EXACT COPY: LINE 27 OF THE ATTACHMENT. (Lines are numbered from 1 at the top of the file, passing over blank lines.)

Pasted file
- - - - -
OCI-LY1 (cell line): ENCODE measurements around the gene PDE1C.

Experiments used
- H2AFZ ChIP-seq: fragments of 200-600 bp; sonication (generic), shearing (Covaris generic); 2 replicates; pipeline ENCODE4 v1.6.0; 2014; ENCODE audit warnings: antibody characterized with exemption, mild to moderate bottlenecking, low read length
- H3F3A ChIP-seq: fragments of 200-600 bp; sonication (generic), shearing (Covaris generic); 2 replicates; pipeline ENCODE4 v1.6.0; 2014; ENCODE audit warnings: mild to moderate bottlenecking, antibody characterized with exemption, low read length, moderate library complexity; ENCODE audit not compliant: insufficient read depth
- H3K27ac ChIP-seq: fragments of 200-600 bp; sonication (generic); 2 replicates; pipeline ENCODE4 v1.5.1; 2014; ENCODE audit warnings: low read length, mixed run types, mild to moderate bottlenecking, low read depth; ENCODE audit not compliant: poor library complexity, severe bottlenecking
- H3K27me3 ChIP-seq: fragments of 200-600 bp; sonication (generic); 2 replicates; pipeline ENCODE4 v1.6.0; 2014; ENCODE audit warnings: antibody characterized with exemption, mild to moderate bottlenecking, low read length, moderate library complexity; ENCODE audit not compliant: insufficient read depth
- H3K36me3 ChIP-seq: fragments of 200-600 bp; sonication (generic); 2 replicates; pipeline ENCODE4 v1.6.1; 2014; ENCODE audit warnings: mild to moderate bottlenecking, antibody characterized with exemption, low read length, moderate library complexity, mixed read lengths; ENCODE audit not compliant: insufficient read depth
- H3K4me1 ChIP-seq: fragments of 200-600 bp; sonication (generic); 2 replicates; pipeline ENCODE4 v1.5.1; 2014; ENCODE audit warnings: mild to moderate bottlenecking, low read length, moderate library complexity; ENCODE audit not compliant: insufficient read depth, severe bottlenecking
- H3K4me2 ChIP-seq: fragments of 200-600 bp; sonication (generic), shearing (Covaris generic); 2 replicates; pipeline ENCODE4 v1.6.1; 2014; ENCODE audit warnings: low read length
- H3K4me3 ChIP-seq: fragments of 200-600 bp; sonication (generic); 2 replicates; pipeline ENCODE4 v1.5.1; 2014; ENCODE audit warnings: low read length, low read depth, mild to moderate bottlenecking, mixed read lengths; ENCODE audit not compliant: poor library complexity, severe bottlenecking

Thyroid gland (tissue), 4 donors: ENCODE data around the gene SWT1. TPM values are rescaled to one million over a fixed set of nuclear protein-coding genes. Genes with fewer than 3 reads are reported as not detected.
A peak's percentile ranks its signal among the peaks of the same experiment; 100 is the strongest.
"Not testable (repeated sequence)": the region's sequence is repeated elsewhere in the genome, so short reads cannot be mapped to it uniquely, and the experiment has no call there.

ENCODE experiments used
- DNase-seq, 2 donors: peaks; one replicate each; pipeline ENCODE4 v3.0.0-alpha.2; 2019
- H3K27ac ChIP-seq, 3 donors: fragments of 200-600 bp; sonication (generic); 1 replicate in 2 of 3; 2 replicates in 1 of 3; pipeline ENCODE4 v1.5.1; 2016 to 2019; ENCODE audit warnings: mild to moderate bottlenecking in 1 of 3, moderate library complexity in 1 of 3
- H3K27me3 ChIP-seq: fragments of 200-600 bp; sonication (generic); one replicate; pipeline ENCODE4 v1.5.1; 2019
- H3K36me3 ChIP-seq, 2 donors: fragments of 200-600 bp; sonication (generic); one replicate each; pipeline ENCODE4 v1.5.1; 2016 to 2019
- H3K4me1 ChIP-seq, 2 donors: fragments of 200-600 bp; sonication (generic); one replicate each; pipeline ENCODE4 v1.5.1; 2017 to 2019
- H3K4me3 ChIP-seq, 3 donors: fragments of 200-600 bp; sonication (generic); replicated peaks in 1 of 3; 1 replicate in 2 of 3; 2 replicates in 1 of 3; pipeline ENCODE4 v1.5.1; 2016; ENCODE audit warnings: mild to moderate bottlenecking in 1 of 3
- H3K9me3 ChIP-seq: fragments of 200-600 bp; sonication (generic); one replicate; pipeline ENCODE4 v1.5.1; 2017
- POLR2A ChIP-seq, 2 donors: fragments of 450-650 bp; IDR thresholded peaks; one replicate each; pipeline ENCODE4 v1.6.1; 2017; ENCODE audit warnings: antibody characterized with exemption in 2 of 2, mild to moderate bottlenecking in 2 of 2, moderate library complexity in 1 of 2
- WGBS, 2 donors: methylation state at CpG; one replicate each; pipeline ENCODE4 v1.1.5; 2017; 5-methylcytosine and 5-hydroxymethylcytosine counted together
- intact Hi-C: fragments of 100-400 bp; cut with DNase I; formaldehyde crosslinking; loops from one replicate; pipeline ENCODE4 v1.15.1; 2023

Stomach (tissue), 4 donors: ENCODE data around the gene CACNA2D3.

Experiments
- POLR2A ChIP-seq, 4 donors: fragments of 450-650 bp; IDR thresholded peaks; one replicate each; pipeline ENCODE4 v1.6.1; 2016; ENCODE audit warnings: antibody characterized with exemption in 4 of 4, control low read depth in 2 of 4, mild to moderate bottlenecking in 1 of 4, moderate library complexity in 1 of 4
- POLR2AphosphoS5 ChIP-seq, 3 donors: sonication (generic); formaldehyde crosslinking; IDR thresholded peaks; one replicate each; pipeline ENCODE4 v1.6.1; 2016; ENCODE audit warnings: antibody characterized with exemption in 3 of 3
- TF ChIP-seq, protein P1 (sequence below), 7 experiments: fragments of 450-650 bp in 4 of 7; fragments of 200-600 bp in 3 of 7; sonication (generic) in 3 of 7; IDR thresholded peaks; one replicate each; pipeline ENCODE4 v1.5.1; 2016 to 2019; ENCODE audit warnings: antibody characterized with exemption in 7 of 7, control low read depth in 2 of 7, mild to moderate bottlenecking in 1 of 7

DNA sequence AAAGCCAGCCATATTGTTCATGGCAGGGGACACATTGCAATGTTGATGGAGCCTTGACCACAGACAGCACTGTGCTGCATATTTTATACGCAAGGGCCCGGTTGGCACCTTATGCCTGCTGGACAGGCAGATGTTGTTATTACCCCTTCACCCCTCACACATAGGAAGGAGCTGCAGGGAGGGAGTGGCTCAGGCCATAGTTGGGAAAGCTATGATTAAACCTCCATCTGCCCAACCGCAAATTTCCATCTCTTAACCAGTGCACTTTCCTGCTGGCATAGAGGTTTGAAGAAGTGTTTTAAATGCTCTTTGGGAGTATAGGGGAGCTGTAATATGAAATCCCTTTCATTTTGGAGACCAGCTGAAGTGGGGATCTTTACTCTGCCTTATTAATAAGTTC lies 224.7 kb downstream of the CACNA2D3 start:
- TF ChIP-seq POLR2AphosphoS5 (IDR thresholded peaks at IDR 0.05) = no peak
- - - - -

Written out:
- POLR2A ChIP-seq, 4 donors: fragments of 450-650 bp; IDR thresholded peaks; one replicate each; pipeline ENCODE4 v1.6.1; 2016; ENCODE audit warnings: antibody characterized with exemption in 4 of 4, control low read depth in 2 of 4, mild to moderate bottlenecking in 1 of 4, moderate library complexity in 1 of 4